Terrorist Ideology Hearing Highlights U.S. Short-Comings in Winning War of Ideas

Terrorist Ideology Hearing Highlights U.S. Short-Comings in Winning War of Ideas

WASHINGTON, DC –Vice Chairman of the Senate Select Committee on Intelligence, U.S. Senator Kit Bond, stressed the importance of today’s open hearing on terrorist ideology, which highlighted the need for the United States to focus on public diplomacy.

"The Global War on Terror is about 20 percent kinetic and about 80 percent ideological. We should never miss an opportunity to capture or kill any terrorists who rear their heads, but ultimate success depends on focusing the weight of our effort on the ideological front, to reach would-be terrorists before they turn to violence. To do this effectively we need to understand the role that ideology plays in motivating, radicalizing and legitimizing violent extremism," said Bond

Bond praised the hearing’s three witnesses for providing the Committee important insights into this complex and difficult problem. Stephen Ulph, Senior Fellow at the Jamestown Foundation; Kim Cragin, International Policy Analyst at the Rand Corporation; and Daniel Kimmage, Regional Analyst at the Radio Free Europe/Radio Liberty have conducted research on terrorist ideology and have spent extensive time in Arab and Muslim regions of the world.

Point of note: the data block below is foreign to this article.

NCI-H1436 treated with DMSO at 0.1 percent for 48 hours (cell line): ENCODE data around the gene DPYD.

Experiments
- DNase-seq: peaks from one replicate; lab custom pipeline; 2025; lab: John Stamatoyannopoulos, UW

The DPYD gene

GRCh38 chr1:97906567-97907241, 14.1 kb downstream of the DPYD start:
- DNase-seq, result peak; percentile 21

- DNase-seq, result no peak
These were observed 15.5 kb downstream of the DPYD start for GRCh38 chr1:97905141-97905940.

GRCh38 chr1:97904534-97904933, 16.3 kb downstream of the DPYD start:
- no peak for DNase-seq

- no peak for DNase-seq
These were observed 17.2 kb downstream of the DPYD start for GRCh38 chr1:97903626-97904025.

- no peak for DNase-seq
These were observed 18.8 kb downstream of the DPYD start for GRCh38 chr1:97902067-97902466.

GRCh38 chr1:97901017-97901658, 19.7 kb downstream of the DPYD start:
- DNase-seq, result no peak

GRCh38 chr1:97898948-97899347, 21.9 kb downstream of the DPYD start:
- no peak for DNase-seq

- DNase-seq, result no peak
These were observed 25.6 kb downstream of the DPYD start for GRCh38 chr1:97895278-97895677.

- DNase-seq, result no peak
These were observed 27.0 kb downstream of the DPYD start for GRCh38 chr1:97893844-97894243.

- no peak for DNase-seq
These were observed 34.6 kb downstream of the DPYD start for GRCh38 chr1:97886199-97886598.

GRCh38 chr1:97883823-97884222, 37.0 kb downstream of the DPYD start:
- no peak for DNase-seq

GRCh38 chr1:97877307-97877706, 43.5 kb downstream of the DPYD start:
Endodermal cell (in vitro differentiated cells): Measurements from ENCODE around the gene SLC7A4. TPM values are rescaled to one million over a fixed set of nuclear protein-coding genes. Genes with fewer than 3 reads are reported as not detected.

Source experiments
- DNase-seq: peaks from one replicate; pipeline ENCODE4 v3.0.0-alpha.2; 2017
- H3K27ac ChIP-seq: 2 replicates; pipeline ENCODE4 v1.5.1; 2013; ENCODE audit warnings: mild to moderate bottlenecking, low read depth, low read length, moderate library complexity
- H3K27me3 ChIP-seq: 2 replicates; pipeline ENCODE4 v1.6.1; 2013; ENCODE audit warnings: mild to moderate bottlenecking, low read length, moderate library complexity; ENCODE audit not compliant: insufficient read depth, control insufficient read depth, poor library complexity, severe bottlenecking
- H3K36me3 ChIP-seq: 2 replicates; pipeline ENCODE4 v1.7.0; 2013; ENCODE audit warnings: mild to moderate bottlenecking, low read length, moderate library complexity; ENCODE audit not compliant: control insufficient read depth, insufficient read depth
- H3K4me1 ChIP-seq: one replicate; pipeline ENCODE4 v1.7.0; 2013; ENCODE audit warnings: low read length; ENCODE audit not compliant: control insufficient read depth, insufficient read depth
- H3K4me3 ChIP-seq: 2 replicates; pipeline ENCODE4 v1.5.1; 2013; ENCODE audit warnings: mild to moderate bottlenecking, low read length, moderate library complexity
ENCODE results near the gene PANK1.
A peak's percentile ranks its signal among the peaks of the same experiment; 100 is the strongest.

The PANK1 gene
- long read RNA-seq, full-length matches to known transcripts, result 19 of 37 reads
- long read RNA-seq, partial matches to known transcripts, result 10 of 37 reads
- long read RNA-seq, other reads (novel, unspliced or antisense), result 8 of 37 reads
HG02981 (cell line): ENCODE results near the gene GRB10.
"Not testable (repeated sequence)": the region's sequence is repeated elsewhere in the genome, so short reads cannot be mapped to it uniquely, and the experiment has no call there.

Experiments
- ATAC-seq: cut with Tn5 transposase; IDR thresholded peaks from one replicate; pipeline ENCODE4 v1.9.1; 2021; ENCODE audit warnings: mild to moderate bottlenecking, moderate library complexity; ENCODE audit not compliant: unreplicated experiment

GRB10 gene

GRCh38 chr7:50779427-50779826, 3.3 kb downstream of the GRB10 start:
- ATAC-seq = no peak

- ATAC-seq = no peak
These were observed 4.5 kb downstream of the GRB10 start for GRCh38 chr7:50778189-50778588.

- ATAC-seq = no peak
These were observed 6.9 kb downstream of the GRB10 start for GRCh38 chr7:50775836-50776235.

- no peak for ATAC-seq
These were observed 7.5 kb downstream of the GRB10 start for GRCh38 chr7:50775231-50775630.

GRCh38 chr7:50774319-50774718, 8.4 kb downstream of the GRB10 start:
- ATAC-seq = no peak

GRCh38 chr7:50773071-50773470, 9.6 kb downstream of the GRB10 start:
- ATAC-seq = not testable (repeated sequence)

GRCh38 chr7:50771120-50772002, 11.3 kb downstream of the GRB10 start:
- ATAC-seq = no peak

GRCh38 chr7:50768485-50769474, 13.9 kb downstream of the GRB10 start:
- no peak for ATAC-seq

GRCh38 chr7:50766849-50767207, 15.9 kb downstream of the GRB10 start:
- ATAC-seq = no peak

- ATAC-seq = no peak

The United States has a long way to go before we become competitive in the war of ideas, Bond admitted. He used the situation in Iraq as an example. While there been significant progress, the United States needs to do a better job of public diplomacy. Bond pointed out that on his recent trip to Iraq, he was proud to see first-hand a mosque in Ramadi that American soldiers rebuilt but was disappointed the United States has not spread the word on this and other good news stories.

"The U.S. military has made a real difference in Iraqi communities like Ramadi, but our government is not doing an adequate job of spreading the good news," said Bond.

Bond emphasized that while Iraq is a good example of where the United States needs to do a better job of public diplomacy, this need is part of a larger and more important worldwide effort.

"The war of ideas and public opinion is not just critical in Iraq, but is crucial to the broader war on terror. The terrorists in Iraq and elsewhere in the world understand that the only way to win the war is not just militarily, but with constructive engagement and effective public diplomacy."